Home https://server7.kproxy.com/servlet/redirect.srv/sruj/smyrwpoii/p2/ World https://server7.kproxy.com/servlet/redirect.srv/sruj/smyrwpoii/p2/ The worst floods in Venice in 50 years kill an elderly man as the city calls for a state of emergency

The worst floods in Venice in 50 years kill an elderly man as the city calls for a state of emergency

An unnamed man was killed Tuesday night while trying to run electric pumps at his home on Pelestrina, said Alexandro Bertasi, spokesman for the mayor of Venice, told CNN.

The popular tourist destination was hit by an extreme tide Tuesday night, reaching a maximum of 187 centimeters (73.6 inches), according to a statement by the Venice government Wednesday morning.

This is the worst flood in Venice since 1966, when the city was hit by tides up to 194 cm (76.4 inches) high, according to government statistics.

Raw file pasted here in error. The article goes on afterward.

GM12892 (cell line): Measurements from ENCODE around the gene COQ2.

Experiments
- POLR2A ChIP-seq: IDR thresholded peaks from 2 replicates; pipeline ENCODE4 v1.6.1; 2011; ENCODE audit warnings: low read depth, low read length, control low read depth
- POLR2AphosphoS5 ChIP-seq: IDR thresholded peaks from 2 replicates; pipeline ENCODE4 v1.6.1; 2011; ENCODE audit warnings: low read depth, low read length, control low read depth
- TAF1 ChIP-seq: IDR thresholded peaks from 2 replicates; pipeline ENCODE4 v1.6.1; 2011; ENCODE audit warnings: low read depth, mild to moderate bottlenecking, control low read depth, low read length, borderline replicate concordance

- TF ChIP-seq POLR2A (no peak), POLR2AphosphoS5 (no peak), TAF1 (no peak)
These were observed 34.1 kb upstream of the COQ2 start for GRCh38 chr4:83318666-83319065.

On Tuesday, the Civil Protection Center for tide forecasting and reporting said 45% of the city was flooded. Thirty volunteers will be deployed Wednesday to help with the cleanup, he said.

Photos show that the waters flood St. Mark's Square in front of the famous Basilica and spill into the luxurious Gritti Palace Hotel.

The Government of Venice has announced that after the "high tide" it will "send a state of emergency" to the central government of the country. All schools will be closed Wednesday due to weather conditions, local authorities said.

In addition, she asked citizens and businesses to gather evidence of any damage they had suffered so that they could claim compensation.

Mayor Luigi Bruniaro blamed climate change for unusually high tides and said the tide was "a wound that will leave a permanent imprint."
Only about 53,000 residents live in Venice, which is seeing its population decline over the last 50 years as it seeks to master tourism.

Tides of 140 cm (55 inches) or more are known as "known viola" in Italian and are usually held in the winter, according to the Venice City Council website.

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